I was watching a mother as she was soothing her crying child when I realized that very few words passed between the two. Hardly any at all.  The mother was holding her daughter close to her chest, kissing and caressing her lightly. The only sounds I could hear were soft murmurs of love.

 

I thought to myself, “at the end of the day” (a South African way of saying : “what is really important is…”), we are all children at heart.

When we are in pain, all we want is to be loved, caressed, held close to the heart, comforted by someone we love. Not words. At those moments of hurt and anguish words only interfere with our need to feel and be felt.

 

It has long been a truism in our culture that women do not want someone reasoning with them when they are feeling despondent or simply feeling low.  Logical investigation of why they hurt and what to do about it often only leads to anger, if not fury.

 

What is wanted is that we shut up and listen. What is wanted is  emotional touching, not reason; love, not logic; a sense that the person they care about connects to their feelings, not their mind.  What I call: feel to feel.

 

But come to think of it, we men need and desire the same kind of response.

 

Imagine for a moment a man coming home from some interaction in the office that went badly. Our partner tries to talk us out of how we feel; tries to use logic; tries to persuade us not to be so bruised or unhappy or out of sorts.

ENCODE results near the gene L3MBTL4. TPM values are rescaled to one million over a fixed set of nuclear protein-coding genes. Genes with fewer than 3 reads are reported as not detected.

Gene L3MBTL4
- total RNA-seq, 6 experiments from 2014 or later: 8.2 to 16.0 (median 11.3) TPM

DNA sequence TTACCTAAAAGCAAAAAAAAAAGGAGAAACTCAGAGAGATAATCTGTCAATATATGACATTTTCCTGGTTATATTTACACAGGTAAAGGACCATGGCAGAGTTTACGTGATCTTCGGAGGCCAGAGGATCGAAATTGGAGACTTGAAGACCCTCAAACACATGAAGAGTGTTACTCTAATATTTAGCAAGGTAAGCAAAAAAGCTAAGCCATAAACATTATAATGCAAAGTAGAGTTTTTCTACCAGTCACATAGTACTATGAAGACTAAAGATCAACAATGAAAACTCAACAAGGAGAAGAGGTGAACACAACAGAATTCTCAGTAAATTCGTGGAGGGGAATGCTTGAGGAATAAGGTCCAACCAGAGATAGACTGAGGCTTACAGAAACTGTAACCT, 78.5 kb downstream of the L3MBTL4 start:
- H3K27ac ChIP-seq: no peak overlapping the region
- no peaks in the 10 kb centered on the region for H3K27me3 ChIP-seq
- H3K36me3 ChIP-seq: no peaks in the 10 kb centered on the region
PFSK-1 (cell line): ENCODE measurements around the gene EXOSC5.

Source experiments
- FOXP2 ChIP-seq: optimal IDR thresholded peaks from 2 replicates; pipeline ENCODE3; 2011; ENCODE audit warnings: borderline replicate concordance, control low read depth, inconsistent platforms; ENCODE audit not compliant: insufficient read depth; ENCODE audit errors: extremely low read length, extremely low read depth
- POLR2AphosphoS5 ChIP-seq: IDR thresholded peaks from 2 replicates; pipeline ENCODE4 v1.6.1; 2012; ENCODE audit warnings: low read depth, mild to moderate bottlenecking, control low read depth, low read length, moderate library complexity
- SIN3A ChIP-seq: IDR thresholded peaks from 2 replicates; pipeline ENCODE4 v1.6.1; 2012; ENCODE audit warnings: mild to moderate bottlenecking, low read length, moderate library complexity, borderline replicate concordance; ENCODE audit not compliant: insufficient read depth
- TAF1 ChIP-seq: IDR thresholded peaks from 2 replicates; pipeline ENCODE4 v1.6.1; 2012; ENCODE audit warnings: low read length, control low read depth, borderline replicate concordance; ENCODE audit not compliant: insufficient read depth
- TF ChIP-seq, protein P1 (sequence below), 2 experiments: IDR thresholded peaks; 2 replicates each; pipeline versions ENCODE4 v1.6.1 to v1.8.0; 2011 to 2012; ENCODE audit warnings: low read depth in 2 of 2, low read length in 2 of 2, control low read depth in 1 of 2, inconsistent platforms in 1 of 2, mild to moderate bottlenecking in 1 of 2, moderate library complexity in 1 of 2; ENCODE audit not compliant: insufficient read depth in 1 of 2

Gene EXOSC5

I believe our response is predictable. We will be furious too.

 

Just shut up and feel my pain, is what we want too, although often we are unable to utter the words: Too macho to ask for comfort.  But wouldn’t it be nice if our partner just held us, hugged us, listened to us and was “just there…?”

 

If an insight is called for here, it might be stated as:

 

Logical issues should be handled with  logic,

and

Feelings should be handled with feelings.

 

Not feelings with logic or logic with feelings.

 

Here are some examples of a potential confusion:

 

Think of a person dying. Imagine someone telling him that it is not so terrible. Really. There is life after death. And God is waiting. And come to think of it, heaven is not a bad place to be. Huh…it is so idiotic that it is not even funny…an extreme example of feelings handled with logic, with words.

 

Something else is wanted here. Something simple. And direct. Perhaps as slight a gesture as holding someone’s hand. Silently. With a caress. Or placing a hand on his (or her) heart. Gazing directly at one another.

 

It becomes a way of showing love. Of transmitting your sense of caring. Do not speak. Talk will only interfere, will only blur the connection.

 

Feelings should be responded to with feelings…

 

By the same token we should not handle logical issues with feelings either.

 

Imagine that you come to someone and ask him (or her) for advice, explaining what went wrong.